NB: How does this inform your vision for the Master in Social Design?

MOV: Social design is a challenging and even problematic term. It is intriguing and triggers some sort of discomfort in me. For instance, what is understood by social? Who is included in that society? Does it only account for humans? What makes a design social? I’m not questioning the relevance of the term, just emphasizing that it’s a term that needs continuous redefinition. Having the opportunity to do that exercise together with the students, tutors, and the design community at large, motivates me. At the same time, I am not expecting the Master to only be a site for conceptual exploration. Social and political practices and design unavoidably deal with material and aesthetic questions. Aesthetics, many times demeaned, is a political and ethical question and a practice that has the capacity to bring communities together, include and exclude, homogenize or diversify. Similarly, it is essential to be aware of the material implications of different understandings of the social. For instance, for years I have been researching the architecture of institutional space. This is an ongoing attempt to understand how societal structures are defined by the walls that protect them, but also by language, aesthetics, and racialized and gendered representations. These borders may not be visible in conventional forms of architecture or design. Yet they are certainly material. They contribute to the establishment of power relations and have larger implications for the bodies that inhabit and move through them. As designers, this means that we have to be aware of our professional and ethical position, the role that we have in the challenging, opposing, maintaining, legitimization or disrupting certain borders and processes.

NB: What does this mean for existing and forthcoming students?

MOV: The Master of Social Design Master has been put together with a lot of thinking and effort by its former head, and the numerous past and present students and tutors. I have a lot of ideas, but to me this is a team endeavour and I look forward to shaping this new phase together. My aim, while working in institutions, is to challenge traditional hierarchical models through forms of collective care, by weaving structures of solidarity and creativity. As head of the department I will make every effort to hold space for the students: a space of care; for intimate and provocative conversations; for fragility; for risk; for failing and succeeding unapologetically; for collective thinking; for exchanging ideas still in formation; for channelling the disruptive powers of imagination. As designers, how can or should we intervene and what are our responsibilities? The Master will be a place for creative confusion and sometimes even frustration, where we won’t be looking for solutions but for higher resolutions through which to rethink what society is and could be. I hope that collectively we will question the ways and values that we live by and propose alternative ones; a different set of ethical principles, which in turn could be deployed in actual interventions. It’ll definitely be exciting.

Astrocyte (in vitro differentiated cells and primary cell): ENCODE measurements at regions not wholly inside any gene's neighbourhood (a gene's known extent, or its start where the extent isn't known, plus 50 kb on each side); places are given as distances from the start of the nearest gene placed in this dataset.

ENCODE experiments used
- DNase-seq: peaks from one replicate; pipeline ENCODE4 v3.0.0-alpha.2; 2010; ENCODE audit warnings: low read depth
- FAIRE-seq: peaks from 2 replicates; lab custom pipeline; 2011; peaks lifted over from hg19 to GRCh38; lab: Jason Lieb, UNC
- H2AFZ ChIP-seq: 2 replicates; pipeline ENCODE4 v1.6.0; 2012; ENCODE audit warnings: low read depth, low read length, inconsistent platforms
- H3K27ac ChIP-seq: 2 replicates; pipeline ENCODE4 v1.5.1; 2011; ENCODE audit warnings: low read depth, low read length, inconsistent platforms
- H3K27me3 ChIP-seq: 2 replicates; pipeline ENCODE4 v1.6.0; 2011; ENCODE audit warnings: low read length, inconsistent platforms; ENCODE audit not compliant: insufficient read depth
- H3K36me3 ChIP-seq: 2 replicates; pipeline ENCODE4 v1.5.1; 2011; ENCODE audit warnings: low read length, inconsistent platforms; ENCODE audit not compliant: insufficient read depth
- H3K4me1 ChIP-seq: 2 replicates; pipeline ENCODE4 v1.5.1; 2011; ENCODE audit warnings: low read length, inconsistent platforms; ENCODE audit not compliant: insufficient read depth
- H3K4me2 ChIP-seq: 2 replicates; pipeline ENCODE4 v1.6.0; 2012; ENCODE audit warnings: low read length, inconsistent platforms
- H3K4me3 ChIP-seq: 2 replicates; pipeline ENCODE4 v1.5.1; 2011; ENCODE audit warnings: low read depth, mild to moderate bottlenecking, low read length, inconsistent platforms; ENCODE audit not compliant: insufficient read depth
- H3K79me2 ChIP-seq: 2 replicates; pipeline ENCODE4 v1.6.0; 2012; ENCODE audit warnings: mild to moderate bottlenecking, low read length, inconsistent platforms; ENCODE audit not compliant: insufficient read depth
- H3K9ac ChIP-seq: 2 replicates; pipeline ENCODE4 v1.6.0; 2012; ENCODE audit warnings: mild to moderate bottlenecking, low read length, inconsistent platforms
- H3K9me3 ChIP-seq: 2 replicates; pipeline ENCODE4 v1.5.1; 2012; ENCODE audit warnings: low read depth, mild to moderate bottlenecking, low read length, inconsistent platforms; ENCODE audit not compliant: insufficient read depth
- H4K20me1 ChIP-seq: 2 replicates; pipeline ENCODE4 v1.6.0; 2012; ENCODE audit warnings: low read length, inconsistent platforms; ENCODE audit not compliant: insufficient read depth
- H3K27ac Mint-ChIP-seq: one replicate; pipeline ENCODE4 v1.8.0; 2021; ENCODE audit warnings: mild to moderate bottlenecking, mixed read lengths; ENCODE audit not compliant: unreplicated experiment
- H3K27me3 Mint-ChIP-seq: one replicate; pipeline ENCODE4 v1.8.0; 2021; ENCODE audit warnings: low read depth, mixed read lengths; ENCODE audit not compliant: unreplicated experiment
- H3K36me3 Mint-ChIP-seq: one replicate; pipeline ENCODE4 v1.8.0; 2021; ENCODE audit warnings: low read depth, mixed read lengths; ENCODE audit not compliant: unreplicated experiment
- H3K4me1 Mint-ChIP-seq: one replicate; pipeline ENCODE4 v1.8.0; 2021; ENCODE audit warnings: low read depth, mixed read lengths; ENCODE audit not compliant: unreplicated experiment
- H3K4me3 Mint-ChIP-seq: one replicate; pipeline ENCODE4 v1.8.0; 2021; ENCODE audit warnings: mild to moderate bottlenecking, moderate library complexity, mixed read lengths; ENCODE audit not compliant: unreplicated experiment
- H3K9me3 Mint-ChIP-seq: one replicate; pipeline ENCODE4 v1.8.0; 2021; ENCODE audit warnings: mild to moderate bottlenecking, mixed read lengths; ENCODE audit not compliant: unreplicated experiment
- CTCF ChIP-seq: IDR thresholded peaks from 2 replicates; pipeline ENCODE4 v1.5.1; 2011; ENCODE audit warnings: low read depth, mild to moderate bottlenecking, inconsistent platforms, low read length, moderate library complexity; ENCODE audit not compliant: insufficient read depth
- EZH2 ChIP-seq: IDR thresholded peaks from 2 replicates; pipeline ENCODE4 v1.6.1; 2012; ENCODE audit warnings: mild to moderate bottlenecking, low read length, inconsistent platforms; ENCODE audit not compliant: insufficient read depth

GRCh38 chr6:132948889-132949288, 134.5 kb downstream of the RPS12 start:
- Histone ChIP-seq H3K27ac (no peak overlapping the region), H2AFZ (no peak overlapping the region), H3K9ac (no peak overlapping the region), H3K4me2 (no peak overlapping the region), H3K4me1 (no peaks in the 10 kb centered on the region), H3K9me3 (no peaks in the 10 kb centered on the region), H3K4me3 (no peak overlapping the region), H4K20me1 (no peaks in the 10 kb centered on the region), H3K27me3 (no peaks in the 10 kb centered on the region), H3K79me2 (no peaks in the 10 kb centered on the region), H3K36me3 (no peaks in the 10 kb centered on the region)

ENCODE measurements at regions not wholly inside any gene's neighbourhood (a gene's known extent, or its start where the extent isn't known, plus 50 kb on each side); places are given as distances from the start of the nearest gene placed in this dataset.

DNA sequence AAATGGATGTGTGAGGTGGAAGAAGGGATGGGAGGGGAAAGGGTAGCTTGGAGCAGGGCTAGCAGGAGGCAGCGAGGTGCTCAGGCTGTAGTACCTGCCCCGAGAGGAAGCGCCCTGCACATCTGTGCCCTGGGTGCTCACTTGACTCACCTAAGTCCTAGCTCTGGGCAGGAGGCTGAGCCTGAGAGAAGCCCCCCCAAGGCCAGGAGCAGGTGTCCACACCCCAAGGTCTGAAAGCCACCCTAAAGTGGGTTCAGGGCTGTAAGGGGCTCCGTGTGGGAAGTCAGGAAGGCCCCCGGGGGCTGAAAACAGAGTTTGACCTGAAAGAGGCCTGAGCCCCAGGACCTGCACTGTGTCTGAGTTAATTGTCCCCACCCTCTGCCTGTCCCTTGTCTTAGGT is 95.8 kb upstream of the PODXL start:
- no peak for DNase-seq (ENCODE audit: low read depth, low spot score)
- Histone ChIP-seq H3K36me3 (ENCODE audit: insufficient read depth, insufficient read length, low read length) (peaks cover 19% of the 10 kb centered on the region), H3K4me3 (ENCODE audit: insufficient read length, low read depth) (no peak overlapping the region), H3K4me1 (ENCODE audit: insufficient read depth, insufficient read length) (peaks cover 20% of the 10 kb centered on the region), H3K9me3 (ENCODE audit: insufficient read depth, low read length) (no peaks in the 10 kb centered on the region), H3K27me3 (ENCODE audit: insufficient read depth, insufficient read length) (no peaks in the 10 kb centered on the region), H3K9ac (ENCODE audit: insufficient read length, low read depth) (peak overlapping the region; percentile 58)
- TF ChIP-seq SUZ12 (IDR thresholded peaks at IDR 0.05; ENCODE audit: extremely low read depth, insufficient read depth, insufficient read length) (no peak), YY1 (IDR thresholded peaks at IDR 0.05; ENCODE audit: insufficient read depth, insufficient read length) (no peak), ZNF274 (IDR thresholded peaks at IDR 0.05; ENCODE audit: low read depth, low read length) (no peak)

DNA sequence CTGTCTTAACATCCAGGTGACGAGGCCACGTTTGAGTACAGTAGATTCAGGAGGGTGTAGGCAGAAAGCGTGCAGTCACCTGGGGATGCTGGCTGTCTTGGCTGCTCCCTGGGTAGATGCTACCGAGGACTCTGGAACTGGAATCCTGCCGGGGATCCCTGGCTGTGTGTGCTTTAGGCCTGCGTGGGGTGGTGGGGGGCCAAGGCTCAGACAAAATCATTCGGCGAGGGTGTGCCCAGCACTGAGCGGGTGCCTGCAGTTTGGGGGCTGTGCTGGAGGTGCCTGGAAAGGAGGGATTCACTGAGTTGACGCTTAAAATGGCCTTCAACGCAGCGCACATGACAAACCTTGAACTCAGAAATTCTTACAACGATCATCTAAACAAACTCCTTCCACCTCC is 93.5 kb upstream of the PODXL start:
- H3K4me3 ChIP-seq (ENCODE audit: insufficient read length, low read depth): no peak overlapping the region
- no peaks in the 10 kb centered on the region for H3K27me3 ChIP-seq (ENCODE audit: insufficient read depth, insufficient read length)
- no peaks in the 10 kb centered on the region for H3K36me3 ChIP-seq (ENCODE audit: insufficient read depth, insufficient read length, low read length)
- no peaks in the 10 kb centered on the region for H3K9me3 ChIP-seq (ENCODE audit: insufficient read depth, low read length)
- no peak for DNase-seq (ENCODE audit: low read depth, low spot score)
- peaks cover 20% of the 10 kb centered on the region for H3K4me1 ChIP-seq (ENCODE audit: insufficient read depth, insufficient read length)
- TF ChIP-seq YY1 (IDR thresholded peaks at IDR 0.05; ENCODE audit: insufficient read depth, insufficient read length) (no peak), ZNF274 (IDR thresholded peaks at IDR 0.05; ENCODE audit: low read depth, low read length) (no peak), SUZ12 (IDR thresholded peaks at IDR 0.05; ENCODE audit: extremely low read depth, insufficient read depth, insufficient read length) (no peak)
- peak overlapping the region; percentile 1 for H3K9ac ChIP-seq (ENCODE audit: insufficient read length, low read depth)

Example of a Social Design project is Gabriel Fontana's 'Multiform' from 2018. The project uses the vocabulary of sport as common ground to challenge the way we usually oppose others by allowing players to perform multiple roles.

MA Social Design
The Master in Social Design is one of five master programs at Design Academy Eindhoven established in 2010. This two-year masters is structured around intensive workshops and mentoring sessions with design tutors, alongside presentations by guest critics and lecturers. At the end of the first year, students develop a research question that will inform their second-year thesis work and graduation project. The Master in Social Design recognizes the increasing importance of the social dimension in the making of relevant design projects for our day and age, and promotes a holistic understanding of the discipline aligned with our contemporary times. 


Published: 12-Feb-2020 16:00


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    Marina Otero Verzier

Photography: Boudewijn Bollmann